The idea is that “in the long run exchange rates should move to equalise the price of an identical basket of goods between two countries”.
So, if we consider the Big Mac, it should cost your average Londoner as much as it costs a Canadian to buy a Big Mac in their respective countries’ currencies. But it doesn’t. In Canada, it costs $4 to buy a Big Mac whereas Europeans pay (the Euro equivalent of) $4.33. This means the Euro is overvalued. In contrast, my Chinese friends in Hong Kong are paying only (the yuan equivalent of) $1.90 for their burger.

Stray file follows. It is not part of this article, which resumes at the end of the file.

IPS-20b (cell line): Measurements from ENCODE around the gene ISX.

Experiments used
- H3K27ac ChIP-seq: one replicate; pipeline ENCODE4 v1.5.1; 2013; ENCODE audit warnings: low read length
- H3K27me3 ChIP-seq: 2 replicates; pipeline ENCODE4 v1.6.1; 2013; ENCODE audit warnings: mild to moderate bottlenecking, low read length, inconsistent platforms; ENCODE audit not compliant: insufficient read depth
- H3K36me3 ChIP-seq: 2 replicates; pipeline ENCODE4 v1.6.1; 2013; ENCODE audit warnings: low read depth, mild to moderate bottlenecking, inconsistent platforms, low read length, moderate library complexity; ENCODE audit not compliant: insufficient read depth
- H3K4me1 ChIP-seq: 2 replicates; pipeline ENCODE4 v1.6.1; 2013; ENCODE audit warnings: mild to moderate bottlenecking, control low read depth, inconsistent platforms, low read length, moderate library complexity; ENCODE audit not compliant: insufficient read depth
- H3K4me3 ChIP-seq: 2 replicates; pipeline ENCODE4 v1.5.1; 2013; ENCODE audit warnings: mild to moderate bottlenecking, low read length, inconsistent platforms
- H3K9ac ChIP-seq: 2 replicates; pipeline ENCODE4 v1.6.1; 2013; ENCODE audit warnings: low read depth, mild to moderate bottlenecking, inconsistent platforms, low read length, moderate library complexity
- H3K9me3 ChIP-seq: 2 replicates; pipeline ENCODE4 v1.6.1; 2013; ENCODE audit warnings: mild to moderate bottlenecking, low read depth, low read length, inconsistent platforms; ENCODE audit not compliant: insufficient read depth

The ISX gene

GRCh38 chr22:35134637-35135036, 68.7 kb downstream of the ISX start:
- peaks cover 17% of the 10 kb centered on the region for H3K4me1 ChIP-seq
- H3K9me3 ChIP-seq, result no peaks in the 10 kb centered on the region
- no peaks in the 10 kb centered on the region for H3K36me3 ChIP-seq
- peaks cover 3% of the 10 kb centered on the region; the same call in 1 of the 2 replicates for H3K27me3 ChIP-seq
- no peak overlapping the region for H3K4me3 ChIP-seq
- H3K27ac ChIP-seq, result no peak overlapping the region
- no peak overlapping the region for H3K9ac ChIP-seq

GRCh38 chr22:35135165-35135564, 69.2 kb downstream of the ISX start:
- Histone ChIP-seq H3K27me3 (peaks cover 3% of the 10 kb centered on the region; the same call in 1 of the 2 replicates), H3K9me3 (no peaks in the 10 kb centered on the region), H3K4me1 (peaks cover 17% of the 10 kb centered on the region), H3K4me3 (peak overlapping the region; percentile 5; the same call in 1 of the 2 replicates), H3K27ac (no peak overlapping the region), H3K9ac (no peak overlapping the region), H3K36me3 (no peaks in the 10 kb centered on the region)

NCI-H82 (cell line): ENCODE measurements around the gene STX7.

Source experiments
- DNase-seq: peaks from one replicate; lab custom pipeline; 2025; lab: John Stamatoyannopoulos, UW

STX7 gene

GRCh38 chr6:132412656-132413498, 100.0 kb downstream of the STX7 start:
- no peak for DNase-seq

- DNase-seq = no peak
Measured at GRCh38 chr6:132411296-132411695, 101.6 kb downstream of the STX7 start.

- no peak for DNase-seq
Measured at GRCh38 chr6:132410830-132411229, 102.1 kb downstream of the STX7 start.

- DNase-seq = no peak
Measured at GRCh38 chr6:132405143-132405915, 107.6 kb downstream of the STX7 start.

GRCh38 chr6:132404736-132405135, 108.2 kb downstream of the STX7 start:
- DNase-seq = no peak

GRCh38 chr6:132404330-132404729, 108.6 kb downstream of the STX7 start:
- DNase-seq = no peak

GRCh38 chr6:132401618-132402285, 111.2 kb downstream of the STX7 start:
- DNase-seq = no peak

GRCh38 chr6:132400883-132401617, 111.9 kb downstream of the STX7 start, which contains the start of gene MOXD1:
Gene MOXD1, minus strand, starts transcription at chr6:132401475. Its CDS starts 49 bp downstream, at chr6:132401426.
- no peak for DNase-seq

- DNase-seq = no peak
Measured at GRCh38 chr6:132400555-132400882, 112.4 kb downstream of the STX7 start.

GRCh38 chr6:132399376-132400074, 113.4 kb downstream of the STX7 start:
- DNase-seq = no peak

And what meaning does all this have for you, gentle readers? Well consider this. When planning your next holiday, do you want to pay $1.90 for a basic burger, or join me on my 2012 holiday in paying $13 for the same meal?
Photo Credit: Roffe used under Creative Commons License.